Thursday , May 23 2019

Kim seeks support from Putin in summit amid Trump tension

Bloomberg

Kim Jong-un is grappling for a way out of his stalemate in nuclear talks with Donald Trump as he meets Russian President Vladimir Putin for the first time on Thursday, seeking diplomatic support.
The North Korean leader is expected to highlight his Kremlin counterpart’s backing for easing international sanctions on his tiny and battered economy when they meet on Russky Island in the Russian Far East.
Kim, who arrived in the Sea of Japan port of Vladivostok aboard an armoured train, hasn’t met with the Russian leader since coming to power in 2011.
For Putin, hosting Kim gives him a chance to remain a player in a security dispute shaped mainly by the US and China.
Russia is likely to propose a return to six-party talks on the nuclear issue, an arrangement that included Russia and Japan, as well as China, the US and the two Koreas.
While Russia extended the invitation to Kim almost a year ago, the North Korean leader only accepted after his second summit with Trump broke down in February without agreements on sanctions relief or Kim’s disarmament. Still, Putin has little money to offer and is unlikely to violate the United Nations sanctions and top Russian foreign policy adviser Yuri Ushakov has said the two leaders won’t make any joint statements or sign any agreements.
“This is essentially a side-show in continuing saga between Pyongyang and Washington,” Dmitri Trenin, head of the Moscow Carnegie Center, wrote on Twitter. “Russia will seek to score diplomatic points by demonstrating its relevance; North Korea, by showing it has options.”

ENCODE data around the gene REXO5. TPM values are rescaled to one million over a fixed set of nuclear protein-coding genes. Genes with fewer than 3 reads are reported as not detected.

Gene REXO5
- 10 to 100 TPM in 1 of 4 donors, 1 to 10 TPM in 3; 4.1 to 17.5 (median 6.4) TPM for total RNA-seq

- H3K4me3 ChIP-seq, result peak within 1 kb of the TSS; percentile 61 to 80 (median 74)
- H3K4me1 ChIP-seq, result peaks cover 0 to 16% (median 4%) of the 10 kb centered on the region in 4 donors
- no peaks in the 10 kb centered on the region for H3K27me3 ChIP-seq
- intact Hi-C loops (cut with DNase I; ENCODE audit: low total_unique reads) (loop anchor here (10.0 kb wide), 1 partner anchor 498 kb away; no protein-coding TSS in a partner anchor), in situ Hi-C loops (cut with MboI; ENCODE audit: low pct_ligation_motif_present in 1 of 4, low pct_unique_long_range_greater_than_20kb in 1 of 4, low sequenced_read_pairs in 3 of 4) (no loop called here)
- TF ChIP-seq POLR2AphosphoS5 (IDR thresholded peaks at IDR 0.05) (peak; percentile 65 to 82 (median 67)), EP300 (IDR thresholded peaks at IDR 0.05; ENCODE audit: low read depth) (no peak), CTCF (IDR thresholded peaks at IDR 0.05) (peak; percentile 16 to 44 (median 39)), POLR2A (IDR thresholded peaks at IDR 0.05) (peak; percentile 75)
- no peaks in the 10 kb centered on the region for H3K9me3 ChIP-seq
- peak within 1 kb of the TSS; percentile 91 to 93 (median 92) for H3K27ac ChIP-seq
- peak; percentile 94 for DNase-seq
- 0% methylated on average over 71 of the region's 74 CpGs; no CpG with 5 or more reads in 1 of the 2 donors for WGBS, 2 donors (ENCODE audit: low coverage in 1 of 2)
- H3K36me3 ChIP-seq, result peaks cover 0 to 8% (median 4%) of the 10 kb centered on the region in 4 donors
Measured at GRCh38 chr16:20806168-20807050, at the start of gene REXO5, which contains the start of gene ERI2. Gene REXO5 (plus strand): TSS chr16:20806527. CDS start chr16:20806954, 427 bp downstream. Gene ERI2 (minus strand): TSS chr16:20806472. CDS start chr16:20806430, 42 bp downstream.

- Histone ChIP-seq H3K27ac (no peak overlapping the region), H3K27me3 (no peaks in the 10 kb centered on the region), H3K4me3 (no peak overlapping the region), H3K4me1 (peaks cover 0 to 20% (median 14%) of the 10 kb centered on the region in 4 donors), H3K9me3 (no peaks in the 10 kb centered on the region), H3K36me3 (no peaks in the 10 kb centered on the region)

Kim is likely to seek Putin’s help for a key area of commerce between the countries — North Korean guest workers — set to be shut down by the end of the year due to UN sanctions. North Korea has sent tens of thousands of its citizens for years to places like Russia and China for manual labour, earning the regime more than $500 million a year in vital foreign currency — or about
1.5 percent of its economy.
“North Korea sees Russia as a source of economic assistance,” said Georgy Toloraya, head of the Center for Asian Strategy in Moscow. “But there isn’t likely to be progress on this because the sanctions regime bans projects of any significance and Russia doesn’t have the resources.”
Kim took his personal train across the border. Kim’s delegation will be scrutinised to see how power dynamics in the secretive state shifted after a shuffle of top officials unveiled earlier this month.

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